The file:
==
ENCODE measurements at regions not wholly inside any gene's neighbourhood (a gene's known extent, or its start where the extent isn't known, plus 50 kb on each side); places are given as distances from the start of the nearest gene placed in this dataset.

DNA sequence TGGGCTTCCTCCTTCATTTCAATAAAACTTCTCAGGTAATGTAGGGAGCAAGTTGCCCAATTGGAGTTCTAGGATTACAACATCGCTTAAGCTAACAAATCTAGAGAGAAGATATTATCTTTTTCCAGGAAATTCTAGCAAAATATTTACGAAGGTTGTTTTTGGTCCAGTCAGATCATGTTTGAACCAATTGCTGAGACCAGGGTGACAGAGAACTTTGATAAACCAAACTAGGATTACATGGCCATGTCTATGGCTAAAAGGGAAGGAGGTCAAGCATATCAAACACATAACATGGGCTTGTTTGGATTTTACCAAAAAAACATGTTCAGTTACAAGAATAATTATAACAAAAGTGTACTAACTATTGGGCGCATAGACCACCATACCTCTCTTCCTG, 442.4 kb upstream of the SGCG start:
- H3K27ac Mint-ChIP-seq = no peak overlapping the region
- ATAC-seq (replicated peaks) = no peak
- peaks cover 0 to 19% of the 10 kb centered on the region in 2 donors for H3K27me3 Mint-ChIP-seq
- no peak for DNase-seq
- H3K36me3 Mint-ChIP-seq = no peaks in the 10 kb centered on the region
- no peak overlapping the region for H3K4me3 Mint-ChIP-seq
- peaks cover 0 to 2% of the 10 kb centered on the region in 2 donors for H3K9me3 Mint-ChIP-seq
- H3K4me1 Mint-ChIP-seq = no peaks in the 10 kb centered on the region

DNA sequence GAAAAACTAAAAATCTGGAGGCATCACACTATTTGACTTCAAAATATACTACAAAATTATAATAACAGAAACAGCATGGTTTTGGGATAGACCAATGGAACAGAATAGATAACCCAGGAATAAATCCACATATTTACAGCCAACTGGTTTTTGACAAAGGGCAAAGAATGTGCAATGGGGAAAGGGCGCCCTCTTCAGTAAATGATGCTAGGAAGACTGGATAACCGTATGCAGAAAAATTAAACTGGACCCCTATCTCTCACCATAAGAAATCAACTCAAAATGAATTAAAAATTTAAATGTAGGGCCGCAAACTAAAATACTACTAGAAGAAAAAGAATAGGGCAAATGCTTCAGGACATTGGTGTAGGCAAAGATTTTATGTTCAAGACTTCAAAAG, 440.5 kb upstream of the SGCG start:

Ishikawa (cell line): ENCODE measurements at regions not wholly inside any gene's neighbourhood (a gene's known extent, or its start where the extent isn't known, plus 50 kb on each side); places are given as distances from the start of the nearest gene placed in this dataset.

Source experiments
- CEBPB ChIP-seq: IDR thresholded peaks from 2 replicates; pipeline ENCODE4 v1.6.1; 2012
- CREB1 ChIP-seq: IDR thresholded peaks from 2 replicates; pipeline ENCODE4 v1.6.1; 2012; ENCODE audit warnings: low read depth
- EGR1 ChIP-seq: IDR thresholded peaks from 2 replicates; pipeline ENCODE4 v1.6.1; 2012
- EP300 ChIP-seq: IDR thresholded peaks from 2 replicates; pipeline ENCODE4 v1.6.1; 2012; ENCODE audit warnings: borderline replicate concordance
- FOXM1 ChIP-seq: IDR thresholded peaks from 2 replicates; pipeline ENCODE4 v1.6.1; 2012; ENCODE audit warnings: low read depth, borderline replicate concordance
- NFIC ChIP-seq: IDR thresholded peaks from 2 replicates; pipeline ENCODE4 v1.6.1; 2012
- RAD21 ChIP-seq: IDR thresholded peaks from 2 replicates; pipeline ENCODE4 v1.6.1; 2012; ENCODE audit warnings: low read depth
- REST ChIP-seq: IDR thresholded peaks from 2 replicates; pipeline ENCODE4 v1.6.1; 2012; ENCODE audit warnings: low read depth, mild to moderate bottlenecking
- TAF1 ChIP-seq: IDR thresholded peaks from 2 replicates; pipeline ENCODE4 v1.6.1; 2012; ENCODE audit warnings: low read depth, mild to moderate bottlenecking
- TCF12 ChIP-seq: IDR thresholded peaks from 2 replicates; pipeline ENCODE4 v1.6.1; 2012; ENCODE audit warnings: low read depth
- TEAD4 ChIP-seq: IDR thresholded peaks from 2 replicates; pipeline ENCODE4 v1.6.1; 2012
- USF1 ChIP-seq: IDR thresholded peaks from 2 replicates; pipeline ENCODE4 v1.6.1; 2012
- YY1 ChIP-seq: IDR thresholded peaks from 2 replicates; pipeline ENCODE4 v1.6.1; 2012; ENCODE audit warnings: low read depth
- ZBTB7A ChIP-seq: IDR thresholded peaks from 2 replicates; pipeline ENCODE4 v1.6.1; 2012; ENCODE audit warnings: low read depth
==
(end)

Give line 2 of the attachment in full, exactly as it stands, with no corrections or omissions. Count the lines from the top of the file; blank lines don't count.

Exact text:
DNA sequence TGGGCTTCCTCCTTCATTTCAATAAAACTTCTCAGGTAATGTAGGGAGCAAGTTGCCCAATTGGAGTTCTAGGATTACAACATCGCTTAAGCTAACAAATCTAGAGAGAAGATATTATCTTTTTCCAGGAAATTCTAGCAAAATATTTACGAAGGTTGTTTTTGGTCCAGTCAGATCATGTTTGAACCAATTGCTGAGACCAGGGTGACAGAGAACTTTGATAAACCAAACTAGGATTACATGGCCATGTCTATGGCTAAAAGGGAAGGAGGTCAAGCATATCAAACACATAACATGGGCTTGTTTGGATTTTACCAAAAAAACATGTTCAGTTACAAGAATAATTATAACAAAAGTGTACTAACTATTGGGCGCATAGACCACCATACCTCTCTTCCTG, 442.4 kb upstream of the SGCG start: